Though prices aren’t exactly cheap, they are becoming more affordable overall, which is great news for us. Especially considering the bad news.

The Bad News: Fewer Project Starts in 2023

Now, the bad news: the construction industry is anticipated to stop growing in 2023. As you know, construction is expensive, and thanks to inflation and the looming possibility of recession, financing is going to be hard to come by this year.

According to the Dodge Data & Analytics’ 2023 Dodge Construction Outlook, project starts for 2023 are expected to level off to flat. In 2022, project starts were growing at a whopping 17%!

While this flattening of growth might initially seem concerning, it’s important for general contractors to view this as a natural progression towards a more sustainable pace. Projects will still be going up for bid, but they just will not be increasing in amount as we experienced in the last 15 years.

Emerging Trends and Opportunities for General Contractors in the 2023 Construction Industry

Despite the headwinds that face the construction industry in 2023, there are some ways to use this time to get ahead of the competition. Larger competitors in particular are vulnerable during periods of high interest rates, so you can take advantage by being agile.

Here are some trending opportunities to take advantage of in 2023.

  • Green and sustainable construction. 
    • As clients demand eco-friendly construction practices, general contractors prioritizing sustainable materials, energy-efficient systems, and waste reduction can distinguish themselves and cater to these demands.
  • Modular and offsite construction:
    • To tackle labor shortages, reduce waste, and improve efficiency, general contractors can adopt modular and offsite construction techniques. Prefabricated components and panelized construction methods bring significant benefits in terms of cost savings, project timelines, and quality control.
  • Construction technology
    • By adopting cutting-edge technologies such as building information modeling (BIM), 3D printing, drones, and virtual reality, general contractors can streamline their operations, offer innovative solutions to clients, and gain a competitive advantage.
  • Resilient construction
    • As climate change and natural disasters drive the need for resilient construction techniques, general contractors specializing in designing and building structures that can withstand environmental stressors can benefit from increased demand.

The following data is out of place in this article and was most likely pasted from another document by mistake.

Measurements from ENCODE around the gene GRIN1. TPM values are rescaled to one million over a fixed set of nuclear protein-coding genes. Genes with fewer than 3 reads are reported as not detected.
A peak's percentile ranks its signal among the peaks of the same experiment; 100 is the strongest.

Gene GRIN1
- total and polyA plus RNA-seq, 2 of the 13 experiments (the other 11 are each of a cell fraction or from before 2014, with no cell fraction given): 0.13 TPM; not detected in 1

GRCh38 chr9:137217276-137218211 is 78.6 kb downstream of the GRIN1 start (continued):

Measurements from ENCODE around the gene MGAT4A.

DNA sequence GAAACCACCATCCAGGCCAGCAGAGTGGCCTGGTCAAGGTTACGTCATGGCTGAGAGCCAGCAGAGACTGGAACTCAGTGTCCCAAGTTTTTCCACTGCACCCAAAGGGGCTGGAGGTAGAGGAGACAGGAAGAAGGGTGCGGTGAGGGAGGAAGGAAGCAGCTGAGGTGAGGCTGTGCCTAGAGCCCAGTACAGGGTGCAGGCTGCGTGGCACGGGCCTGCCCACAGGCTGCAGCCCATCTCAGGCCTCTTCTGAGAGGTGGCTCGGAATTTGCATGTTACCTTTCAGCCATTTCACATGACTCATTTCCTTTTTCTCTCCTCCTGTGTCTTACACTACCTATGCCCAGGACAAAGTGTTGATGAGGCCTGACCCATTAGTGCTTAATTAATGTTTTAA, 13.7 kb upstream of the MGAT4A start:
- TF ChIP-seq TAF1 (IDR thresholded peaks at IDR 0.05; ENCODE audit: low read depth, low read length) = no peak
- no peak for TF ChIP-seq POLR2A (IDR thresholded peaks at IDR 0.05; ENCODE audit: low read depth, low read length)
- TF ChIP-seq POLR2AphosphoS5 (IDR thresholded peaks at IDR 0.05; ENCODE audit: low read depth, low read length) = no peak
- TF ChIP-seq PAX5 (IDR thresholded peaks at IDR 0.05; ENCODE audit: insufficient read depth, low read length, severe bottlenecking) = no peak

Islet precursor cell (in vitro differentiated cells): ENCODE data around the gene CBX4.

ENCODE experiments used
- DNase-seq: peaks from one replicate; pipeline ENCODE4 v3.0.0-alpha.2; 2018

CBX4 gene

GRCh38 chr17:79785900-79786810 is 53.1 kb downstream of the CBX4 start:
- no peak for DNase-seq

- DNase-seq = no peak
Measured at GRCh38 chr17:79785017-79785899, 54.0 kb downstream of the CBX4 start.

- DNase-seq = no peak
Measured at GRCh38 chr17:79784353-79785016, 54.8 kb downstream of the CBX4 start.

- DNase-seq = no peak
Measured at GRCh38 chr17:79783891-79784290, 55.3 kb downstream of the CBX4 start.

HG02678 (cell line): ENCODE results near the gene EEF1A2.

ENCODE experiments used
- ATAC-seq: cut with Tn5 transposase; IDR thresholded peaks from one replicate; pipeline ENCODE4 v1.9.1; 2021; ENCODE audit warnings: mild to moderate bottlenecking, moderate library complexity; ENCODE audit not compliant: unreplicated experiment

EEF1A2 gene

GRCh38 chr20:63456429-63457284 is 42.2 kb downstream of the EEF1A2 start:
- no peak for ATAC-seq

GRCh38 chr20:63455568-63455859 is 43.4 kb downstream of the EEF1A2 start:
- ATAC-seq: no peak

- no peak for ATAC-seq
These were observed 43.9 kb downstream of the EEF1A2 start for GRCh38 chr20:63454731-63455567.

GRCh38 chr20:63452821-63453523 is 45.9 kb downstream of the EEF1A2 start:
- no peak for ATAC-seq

• Skilled labor shortage
    • General contractors that invest in employee training and development programs will be better positioned to retain top talent and maintain productivity. Additionally, embracing innovative solutions such as automation and construction technology can address labor shortages and enhance competitiveness.
  • Urbanization and mixed-use development
    • General contractors specializing in efficient, mixed-use developments that blend residential, commercial, and public spaces can capitalize on the growing demand for integrated urban projects.
  • Public-private partnerships (PPPs)
    • General contractors that understand the intricacies of PPPs and can effectively navigate the complexities of these partnerships are well-positioned to secure lucrative contracts and expand their project portfolios.

Tips For General Contractors To Stay Ahead in 2023

To thrive in the evolving 2023 construction market, general contractors must be adaptable and willing to embrace change. 

By focusing on the following strategies, general contractors can maximize their potential for success in this dynamic industry.

    • Embrace innovation
      • Seek out innovative technologies and construction techniques to stay ahead of the curve and stand out among competitors. By integrating advanced tools, such as BIM, 3D printing, and drones, general contractors can streamline their processes and provide superior solutions to clients.
    • Focus on sustainability
      • Prioritizing sustainability in every aspect of a construction project, from the choice of materials to waste management practices, can help general contractors meet growing client demands and demonstrate a commitment to environmental responsibility.
  • Invest in development
    • By investing in ongoing training and development opportunities for yourself (and employees!) general contractors can build a skilled workforce capable of handling the industry’s challenges and capitalizing on emerging trends.
  • Diversify project portfolios
    • Expanding project portfolios to include a mix of residential, commercial, and infrastructure projects can provide general contractors with a stable revenue stream and insulate them from fluctuations in any one sector.
  • Cultivate strong relationships
    • Focusing your energy on building and maintaining strong relationships with clients, suppliers, and other stakeholders can lead to repeat business, referrals, and a solid reputation in the industry. Prioritizing communication and collaboration helps foster these relationships and promotes a positive business environment.